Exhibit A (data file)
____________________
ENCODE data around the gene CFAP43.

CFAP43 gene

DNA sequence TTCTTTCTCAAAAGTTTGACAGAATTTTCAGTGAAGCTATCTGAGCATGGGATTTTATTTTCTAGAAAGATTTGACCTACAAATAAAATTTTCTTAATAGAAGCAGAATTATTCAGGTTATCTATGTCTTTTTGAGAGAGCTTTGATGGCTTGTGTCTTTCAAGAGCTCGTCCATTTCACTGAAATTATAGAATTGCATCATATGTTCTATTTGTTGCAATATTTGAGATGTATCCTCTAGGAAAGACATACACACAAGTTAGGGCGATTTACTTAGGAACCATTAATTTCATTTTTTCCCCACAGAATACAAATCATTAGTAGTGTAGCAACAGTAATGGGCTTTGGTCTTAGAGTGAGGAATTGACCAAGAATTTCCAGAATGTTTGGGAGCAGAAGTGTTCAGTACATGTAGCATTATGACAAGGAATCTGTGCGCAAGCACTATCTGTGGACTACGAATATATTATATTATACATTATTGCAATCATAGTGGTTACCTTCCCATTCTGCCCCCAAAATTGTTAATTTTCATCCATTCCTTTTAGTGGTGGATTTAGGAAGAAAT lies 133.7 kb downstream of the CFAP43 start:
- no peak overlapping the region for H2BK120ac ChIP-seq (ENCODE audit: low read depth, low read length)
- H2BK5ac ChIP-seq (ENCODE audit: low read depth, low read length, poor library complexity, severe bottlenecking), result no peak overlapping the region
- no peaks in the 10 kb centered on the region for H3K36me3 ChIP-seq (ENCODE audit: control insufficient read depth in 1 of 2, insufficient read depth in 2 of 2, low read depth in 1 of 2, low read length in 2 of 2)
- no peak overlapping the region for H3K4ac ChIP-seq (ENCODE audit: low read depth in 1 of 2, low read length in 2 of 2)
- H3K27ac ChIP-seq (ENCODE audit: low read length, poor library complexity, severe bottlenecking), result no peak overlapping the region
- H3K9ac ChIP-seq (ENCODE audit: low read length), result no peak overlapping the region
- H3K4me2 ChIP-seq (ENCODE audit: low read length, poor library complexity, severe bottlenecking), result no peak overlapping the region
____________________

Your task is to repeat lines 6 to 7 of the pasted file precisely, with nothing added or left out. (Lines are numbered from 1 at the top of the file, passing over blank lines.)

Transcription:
- no peaks in the 10 kb centered on the region for H3K36me3 ChIP-seq (ENCODE audit: control insufficient read depth in 1 of 2, insufficient read depth in 2 of 2, low read depth in 1 of 2, low read length in 2 of 2)
- no peak overlapping the region for H3K4ac ChIP-seq (ENCODE audit: low read depth in 1 of 2, low read length in 2 of 2)